There are two men and two women, but this does not matter because they are all just one person, cycling. There are many forms of time, like ancestral time, a day or year on each planet, like how long a day really is if you measure the earth’s rotation differently. He wants to sleep with her and her, both of them. The women don’t want to compete. One of them takes the other one’s hand to show solidarity. This is not hostile. Their hems touch. There are cycles within cycles, and worlds within worlds. A man sits so wide. It became a tired and axially misarranged knot, everything was stuck, when the women could no longer turn into the men, and the men could no longer turn into the women. They are mythological. Time is supposed to be their masterpiece. Someone says, tearfully, “I did it because I was desolate. And because I was desperate. I’ve seen the future, and it does not end. Until it ends. It will end when it ends. Then this changes.” One of them says, “I want to buy my body back. My body wants to buy me back. I/body wants I/body. It does not want to buy.” Each of them decides to travel to the four corners of the earth to take up residence, the two poles and the opposite ends of the tropical equator. They bring buckets, they take off their hats, and mythological creatures are never self-censoring when they begin to disgorge profit and unnecessary constraint. In the center of the center there is a flare that is neither dull nor still.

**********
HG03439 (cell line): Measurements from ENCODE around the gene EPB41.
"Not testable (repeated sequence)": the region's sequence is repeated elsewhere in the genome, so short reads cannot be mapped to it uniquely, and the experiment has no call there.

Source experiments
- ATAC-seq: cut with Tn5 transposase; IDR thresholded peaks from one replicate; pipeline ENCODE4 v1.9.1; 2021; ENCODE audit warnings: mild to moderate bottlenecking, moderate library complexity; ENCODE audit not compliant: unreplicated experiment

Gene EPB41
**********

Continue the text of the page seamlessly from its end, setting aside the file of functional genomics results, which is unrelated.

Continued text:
Amanda Ackerman is the author of four chapbooks: Sin is to Celebration (co-author, House Press), The Seasons Cemented (Hex Presse), I Fell in Love with a Monster Truck (Insert Press), and Short Stones (forthcoming from Dancing Girl Press). She is co-publisher and co-editor of the press eohippus labs. She also writes collaboratively as part of the projects SAM OR SAMANTHA YAMS and U.N.F.O. (The Unauthorized Narrative Freedom Organization), whose collaborative audio text project Explanation as Composition was recently featured at Los Angeles Contemporary Exhibitions.